Coronavirus: Care homes ‘widely exposed’ as COVID-19 ‘begins to move in’

Care homes are still “widely exposed” to coronavirus as it starts spreading within them again, a trade association boss has said.

Nadra Ahmed, chair of the National Care Association, said many of her members are “extremely concerned” at government guidance on how care homes should prepare for winter amid warnings of a COVID-19 second spike.

She told Sky News the challenge they faced at the start of the pandemic “continues”.

Under new instructions released by ministers on Friday, all new care home residents who have been discharged from hospital should be isolated for 14 days regardless of their COVID-19 test result.

But Ms Ahmed said the virus is “beginning to move into care homes” already – and a lot have already stopped visits except for end-of-life circumstances.

“We’ve tried very hard to open it up to visiting because we know how important it is,” she told Sky News’ Sophy Ridge On Sunday.

“It’s part of the whole purpose of people being in care homes – to have that facility to be able to come and visit and enrich their lives.

“This virus is taking us back many steps.”

She added “not many” care homes have facilities where they can safely keep a resident and all the staff that will support them isolated for 14 days.

And she criticised the “fiasco” of testing, where instead of Boris Johnson’s promise for all results to be returned within 24 hours, it is still taking up to five or six days.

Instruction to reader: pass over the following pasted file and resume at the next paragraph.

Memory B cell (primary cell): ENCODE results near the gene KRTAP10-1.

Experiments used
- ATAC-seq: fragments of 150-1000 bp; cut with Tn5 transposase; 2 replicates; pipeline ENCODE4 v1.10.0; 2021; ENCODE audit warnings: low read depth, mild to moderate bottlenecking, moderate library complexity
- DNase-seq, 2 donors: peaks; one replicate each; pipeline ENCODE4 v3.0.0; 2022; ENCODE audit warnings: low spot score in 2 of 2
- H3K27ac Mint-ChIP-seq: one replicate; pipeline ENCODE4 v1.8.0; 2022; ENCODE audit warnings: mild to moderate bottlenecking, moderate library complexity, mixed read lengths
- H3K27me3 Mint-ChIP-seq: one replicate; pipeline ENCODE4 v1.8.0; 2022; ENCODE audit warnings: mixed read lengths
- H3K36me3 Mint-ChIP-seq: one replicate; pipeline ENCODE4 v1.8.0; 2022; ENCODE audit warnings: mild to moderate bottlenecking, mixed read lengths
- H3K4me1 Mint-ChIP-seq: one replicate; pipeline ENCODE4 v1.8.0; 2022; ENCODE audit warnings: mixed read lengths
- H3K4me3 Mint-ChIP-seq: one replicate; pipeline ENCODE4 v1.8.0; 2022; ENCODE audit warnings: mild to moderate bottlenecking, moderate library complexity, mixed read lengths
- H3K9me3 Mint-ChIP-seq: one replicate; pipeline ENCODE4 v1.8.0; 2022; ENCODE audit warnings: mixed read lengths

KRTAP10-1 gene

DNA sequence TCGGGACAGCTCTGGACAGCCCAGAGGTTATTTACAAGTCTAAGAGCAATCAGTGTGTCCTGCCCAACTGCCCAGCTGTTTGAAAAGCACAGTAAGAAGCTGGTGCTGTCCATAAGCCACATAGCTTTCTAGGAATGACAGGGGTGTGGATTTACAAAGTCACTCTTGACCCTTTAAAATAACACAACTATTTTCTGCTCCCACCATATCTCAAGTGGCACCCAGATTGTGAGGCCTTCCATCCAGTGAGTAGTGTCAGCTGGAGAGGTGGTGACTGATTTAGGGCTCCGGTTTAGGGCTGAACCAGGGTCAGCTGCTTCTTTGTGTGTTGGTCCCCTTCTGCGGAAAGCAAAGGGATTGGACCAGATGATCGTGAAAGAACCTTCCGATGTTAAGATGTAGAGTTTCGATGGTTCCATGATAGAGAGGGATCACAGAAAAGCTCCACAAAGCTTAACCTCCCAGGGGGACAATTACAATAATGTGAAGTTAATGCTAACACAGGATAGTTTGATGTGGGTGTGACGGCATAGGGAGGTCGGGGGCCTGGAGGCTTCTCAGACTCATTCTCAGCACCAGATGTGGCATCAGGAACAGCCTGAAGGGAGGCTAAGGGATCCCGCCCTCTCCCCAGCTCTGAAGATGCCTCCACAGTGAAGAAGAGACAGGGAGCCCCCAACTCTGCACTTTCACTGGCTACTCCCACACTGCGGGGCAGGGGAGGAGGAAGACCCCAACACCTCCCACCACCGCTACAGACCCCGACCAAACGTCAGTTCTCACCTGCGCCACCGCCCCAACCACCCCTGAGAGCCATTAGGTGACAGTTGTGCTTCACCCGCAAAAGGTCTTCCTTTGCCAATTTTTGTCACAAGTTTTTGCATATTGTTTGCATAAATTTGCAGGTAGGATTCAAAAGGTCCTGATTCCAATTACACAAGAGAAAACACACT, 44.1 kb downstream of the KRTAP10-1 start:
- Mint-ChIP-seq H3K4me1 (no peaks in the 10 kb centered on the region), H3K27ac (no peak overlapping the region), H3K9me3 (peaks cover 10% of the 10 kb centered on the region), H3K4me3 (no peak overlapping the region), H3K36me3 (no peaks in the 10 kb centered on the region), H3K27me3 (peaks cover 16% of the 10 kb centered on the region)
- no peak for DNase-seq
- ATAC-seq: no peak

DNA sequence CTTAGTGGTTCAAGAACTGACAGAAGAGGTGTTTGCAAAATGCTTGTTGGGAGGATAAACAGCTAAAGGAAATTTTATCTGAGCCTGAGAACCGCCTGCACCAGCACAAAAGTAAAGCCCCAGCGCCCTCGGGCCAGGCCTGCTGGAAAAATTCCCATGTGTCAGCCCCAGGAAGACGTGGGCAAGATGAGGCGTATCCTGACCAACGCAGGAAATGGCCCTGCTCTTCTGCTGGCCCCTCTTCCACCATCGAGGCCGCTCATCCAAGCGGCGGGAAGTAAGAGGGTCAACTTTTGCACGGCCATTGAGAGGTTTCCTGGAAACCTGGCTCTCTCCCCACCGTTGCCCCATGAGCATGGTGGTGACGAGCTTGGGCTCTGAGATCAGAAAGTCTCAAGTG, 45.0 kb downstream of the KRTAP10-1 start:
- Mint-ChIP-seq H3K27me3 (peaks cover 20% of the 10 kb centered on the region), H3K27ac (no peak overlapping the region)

“We are still quite widely exposed to not being able to be absolutely 100% sure every single day about the level of that risk,” she said. “We are extremely concerned.”

But Health Secretary Matt Hancock insisted no-one with coronavirus would be discharged into the normal space of a care home without having undergone 14 days’ isolation.

He said the rules were “incredibly stringent” but that he still “understand the concerns” some have.

“If a care home doesn’t have isolation facilities or we don’t think they’re good enough, nobody will go to that care home who tests positive,” he told Sophy Ridge.

“There will not be people with coronavirus going into the general care of care homes.”

Ministers were criticised over their handling of the pandemic in care homes in March and April, for example when a nursing home owner accused government guidance of being “tantamount to importing death into care homes” and “sacrificing the elderly”.

At the height of the crisis more than 400 care home residents were dying every day with coronavirus, analysis by the Press Association found.

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